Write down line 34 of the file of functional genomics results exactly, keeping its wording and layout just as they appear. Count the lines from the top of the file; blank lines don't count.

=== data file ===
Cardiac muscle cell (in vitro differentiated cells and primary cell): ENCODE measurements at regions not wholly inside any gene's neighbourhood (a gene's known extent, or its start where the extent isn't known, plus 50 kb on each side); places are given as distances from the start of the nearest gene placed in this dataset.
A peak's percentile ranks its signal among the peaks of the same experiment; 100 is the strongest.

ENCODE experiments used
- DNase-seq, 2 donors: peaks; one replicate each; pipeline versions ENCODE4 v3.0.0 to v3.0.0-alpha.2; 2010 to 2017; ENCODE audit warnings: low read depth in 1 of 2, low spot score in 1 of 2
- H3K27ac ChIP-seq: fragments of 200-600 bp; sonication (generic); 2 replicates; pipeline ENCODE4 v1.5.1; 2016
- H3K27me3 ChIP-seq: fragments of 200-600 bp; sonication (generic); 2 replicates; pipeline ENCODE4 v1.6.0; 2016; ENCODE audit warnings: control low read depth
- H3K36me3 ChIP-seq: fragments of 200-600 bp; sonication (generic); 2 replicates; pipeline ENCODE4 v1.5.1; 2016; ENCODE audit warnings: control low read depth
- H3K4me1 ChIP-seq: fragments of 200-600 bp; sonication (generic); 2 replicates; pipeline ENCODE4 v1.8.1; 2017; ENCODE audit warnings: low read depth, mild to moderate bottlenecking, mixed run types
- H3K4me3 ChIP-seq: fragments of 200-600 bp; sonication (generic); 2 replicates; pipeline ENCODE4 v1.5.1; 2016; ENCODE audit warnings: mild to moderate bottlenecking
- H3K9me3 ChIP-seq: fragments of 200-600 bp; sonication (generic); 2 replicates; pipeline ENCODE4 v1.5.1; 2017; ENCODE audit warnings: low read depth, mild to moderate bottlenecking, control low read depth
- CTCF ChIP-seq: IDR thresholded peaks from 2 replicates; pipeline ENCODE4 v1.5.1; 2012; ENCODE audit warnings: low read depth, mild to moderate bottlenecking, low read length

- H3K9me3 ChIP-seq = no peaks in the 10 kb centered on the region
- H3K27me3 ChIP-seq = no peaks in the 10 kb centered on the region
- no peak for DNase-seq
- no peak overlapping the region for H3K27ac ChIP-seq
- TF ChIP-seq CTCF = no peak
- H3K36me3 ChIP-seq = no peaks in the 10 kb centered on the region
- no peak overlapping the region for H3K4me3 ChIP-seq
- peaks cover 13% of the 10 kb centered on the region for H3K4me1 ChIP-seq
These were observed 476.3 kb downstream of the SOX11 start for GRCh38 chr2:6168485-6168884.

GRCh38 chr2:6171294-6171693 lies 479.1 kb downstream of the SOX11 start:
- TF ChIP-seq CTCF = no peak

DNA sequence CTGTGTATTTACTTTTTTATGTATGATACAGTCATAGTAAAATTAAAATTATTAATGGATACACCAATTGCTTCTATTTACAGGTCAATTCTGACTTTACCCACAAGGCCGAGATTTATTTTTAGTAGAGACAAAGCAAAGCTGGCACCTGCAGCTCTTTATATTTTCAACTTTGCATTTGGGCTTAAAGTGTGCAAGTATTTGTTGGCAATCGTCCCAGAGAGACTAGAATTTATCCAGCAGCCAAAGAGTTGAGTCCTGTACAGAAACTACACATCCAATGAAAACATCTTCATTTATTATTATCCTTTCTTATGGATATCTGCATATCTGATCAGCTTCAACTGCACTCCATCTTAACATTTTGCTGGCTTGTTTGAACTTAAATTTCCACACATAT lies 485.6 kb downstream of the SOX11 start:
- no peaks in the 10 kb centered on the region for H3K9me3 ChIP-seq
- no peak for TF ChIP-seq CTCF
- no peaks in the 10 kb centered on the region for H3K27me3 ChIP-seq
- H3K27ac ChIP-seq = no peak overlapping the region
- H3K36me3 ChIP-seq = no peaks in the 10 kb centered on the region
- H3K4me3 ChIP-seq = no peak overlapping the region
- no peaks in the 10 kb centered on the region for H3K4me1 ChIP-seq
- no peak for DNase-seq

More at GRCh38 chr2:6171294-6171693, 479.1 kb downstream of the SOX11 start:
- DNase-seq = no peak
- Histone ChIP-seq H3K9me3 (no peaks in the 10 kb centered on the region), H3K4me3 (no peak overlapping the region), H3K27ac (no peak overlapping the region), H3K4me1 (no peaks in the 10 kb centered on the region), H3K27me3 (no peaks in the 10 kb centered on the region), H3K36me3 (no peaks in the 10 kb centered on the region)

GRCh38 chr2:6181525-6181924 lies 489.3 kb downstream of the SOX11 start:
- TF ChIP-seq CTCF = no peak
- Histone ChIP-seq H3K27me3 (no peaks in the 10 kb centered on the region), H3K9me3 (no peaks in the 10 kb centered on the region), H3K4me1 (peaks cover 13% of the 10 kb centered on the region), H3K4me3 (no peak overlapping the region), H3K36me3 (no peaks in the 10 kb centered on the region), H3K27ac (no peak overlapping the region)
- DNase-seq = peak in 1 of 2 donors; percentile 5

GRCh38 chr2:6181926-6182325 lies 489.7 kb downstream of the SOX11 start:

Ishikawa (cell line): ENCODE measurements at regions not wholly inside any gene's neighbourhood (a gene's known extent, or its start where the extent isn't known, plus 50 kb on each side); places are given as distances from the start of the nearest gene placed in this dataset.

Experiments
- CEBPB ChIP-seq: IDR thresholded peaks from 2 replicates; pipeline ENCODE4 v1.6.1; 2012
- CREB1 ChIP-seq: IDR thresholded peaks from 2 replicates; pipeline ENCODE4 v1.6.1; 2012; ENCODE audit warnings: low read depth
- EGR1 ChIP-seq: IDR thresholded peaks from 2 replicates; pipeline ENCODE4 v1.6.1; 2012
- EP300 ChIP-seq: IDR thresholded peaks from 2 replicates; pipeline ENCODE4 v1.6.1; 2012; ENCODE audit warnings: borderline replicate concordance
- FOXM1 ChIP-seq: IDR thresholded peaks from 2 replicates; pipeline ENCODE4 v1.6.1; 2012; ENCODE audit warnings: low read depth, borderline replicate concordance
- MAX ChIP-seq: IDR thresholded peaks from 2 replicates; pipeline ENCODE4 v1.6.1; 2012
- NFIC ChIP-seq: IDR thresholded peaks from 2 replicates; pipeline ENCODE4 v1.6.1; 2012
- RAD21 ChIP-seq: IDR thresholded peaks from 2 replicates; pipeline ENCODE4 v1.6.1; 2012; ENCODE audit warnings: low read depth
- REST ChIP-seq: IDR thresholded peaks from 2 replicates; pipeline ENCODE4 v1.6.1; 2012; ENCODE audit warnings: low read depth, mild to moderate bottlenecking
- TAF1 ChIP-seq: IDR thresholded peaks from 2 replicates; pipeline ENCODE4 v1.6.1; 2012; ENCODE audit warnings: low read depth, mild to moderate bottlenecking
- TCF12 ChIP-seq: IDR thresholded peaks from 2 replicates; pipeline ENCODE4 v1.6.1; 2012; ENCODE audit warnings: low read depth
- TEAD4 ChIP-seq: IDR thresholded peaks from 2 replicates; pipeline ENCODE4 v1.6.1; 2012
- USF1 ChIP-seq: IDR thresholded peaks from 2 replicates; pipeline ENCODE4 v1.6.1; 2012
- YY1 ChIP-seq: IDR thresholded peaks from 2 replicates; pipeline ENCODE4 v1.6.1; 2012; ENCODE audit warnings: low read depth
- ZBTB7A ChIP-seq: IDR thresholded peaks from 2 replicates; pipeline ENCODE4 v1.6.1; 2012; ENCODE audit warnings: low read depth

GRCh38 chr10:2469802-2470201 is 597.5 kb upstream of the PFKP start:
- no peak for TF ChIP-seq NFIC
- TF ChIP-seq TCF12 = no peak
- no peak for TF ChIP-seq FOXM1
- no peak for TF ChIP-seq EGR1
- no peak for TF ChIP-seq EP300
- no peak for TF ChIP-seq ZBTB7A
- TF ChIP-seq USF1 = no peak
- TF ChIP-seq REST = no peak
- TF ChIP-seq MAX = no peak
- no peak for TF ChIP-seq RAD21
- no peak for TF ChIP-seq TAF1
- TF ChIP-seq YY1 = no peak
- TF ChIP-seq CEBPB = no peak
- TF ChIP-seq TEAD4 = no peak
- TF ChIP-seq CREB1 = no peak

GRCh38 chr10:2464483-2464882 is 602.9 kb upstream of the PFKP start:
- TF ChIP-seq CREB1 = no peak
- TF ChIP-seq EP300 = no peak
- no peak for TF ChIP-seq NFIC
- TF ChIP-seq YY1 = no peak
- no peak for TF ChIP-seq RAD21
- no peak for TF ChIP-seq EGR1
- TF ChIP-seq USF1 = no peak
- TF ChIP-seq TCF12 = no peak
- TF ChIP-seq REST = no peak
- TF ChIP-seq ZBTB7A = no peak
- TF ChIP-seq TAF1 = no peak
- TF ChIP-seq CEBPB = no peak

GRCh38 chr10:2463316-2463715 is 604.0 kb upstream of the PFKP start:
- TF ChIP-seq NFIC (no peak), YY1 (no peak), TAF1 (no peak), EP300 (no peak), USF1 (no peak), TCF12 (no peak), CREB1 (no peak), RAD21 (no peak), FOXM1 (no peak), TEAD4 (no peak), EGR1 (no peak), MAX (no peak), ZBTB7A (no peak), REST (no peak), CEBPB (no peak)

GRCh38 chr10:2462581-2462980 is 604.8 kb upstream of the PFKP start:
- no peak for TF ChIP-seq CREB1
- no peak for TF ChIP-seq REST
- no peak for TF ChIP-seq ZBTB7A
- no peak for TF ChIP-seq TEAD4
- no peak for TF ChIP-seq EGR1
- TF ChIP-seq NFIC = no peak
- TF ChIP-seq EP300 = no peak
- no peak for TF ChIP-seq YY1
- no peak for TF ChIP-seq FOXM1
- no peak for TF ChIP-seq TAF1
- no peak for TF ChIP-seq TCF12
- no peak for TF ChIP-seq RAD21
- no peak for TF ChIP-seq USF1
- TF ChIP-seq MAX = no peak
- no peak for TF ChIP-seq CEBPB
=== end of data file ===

- Histone ChIP-seq H3K9me3 (no peaks in the 10 kb centered on the region), H3K4me3 (no peak overlapping the region), H3K27ac (no peak overlapping the region), H3K4me1 (no peaks in the 10 kb centered on the region), H3K27me3 (no peaks in the 10 kb centered on the region), H3K36me3 (no peaks in the 10 kb centered on the region)